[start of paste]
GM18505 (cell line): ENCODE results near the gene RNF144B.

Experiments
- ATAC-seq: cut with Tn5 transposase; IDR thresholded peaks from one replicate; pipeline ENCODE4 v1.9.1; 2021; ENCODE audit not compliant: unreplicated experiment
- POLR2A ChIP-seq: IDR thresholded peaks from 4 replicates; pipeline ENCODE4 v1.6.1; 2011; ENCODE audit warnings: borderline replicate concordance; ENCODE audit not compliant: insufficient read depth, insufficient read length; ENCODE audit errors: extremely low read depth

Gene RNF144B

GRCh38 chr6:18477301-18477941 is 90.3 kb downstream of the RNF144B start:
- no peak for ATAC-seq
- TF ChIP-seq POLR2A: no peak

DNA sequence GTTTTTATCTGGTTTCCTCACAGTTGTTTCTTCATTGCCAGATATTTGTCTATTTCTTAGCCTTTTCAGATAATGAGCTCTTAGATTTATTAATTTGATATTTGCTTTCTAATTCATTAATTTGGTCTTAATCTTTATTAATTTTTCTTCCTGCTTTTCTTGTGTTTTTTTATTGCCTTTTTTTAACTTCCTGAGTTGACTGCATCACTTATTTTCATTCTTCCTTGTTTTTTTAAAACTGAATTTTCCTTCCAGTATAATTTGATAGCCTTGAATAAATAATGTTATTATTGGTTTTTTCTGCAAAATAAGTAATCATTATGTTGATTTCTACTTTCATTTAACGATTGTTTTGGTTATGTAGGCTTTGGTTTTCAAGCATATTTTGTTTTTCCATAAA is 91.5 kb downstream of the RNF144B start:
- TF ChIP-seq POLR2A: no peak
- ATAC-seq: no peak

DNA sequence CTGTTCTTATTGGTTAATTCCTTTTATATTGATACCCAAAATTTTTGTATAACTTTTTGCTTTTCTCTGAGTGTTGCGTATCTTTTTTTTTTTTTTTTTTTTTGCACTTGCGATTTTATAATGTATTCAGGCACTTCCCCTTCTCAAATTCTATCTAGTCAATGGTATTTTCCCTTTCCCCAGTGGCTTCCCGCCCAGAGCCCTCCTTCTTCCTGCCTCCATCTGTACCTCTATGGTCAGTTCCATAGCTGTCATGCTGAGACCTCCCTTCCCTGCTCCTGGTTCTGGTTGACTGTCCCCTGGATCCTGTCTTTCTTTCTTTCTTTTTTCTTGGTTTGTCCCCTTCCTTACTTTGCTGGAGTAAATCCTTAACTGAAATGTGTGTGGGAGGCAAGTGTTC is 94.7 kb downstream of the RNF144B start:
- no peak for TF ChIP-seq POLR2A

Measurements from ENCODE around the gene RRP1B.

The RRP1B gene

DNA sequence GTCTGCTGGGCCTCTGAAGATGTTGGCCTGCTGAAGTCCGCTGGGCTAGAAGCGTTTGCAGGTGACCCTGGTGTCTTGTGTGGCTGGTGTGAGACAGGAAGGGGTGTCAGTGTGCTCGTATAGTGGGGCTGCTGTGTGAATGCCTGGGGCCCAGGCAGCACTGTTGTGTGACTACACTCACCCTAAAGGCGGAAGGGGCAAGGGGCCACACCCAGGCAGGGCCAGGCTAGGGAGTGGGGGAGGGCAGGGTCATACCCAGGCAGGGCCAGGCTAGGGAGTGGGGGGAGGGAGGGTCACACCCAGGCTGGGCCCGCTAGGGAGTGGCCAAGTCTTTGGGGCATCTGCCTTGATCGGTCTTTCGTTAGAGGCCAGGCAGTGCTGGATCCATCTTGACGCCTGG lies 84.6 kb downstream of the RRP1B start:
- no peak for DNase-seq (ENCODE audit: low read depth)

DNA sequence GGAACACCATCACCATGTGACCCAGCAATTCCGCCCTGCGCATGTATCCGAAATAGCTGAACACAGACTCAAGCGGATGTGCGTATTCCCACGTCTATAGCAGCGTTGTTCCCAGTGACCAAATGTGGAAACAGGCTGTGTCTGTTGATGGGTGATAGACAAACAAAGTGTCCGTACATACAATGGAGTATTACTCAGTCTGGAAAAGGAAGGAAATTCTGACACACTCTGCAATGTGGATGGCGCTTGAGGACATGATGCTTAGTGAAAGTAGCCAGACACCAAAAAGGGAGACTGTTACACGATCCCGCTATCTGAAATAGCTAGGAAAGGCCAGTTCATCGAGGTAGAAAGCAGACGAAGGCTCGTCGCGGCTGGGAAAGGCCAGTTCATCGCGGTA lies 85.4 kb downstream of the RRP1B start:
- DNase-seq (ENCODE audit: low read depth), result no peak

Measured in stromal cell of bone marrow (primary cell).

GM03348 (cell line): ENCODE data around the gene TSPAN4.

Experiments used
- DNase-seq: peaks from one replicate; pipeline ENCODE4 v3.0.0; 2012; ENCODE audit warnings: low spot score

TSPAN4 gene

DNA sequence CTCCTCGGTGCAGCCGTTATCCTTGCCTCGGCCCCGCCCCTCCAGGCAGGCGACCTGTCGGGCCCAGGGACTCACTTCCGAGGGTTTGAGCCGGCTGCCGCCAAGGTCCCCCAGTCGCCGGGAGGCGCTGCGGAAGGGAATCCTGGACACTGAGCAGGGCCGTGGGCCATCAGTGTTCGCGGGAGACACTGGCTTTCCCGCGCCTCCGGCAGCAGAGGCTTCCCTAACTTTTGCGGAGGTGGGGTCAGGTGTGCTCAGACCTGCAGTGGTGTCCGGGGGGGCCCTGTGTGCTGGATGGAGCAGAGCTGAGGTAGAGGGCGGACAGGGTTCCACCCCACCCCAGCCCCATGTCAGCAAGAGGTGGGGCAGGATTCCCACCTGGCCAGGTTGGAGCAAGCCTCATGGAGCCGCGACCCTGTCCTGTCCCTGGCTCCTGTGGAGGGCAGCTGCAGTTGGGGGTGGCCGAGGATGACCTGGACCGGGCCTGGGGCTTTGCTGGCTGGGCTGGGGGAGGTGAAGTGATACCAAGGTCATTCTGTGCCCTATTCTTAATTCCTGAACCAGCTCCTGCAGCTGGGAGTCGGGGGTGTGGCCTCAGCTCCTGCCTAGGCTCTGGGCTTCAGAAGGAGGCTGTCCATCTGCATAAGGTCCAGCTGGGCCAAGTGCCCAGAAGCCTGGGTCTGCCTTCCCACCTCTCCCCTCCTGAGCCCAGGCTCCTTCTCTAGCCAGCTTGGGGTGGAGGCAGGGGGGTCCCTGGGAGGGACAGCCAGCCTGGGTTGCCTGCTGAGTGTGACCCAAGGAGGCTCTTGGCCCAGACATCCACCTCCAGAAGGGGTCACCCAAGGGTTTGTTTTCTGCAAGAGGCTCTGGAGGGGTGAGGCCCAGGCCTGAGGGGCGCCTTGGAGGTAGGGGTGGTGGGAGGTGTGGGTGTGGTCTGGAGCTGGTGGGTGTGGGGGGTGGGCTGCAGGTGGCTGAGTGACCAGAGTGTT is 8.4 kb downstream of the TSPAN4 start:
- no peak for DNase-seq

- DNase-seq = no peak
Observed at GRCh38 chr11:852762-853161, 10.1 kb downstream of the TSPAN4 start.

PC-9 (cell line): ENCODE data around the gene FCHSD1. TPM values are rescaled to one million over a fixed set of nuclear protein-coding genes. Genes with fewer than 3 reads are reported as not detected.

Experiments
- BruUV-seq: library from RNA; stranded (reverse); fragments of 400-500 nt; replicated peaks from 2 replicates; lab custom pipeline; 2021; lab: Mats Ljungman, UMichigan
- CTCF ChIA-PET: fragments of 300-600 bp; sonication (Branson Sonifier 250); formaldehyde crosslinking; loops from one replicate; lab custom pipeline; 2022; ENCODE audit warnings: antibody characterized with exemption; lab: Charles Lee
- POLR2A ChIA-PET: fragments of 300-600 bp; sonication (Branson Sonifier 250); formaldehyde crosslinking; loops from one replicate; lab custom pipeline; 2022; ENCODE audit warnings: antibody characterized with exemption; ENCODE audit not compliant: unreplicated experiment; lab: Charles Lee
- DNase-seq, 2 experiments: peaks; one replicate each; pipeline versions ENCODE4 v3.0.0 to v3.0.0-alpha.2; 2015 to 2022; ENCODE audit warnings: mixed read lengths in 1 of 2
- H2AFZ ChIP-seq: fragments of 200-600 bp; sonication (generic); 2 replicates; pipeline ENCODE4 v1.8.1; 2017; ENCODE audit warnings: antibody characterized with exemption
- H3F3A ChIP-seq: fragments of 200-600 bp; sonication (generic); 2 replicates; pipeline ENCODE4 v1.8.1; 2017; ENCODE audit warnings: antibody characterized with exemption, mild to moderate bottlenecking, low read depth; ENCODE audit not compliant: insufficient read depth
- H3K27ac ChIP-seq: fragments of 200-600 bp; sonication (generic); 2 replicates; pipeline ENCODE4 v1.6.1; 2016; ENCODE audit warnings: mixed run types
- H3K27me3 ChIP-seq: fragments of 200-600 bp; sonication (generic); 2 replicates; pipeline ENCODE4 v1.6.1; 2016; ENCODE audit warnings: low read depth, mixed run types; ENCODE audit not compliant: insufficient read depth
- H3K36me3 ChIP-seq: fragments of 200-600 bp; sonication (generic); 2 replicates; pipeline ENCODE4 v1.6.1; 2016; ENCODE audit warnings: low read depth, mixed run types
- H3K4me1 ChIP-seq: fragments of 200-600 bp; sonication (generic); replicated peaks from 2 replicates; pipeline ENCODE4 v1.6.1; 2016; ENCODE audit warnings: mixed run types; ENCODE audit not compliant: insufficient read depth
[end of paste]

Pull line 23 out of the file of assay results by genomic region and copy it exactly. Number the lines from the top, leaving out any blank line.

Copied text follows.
- DNase-seq: peaks from one replicate; pipeline ENCODE4 v3.0.0; 2012; ENCODE audit warnings: low spot score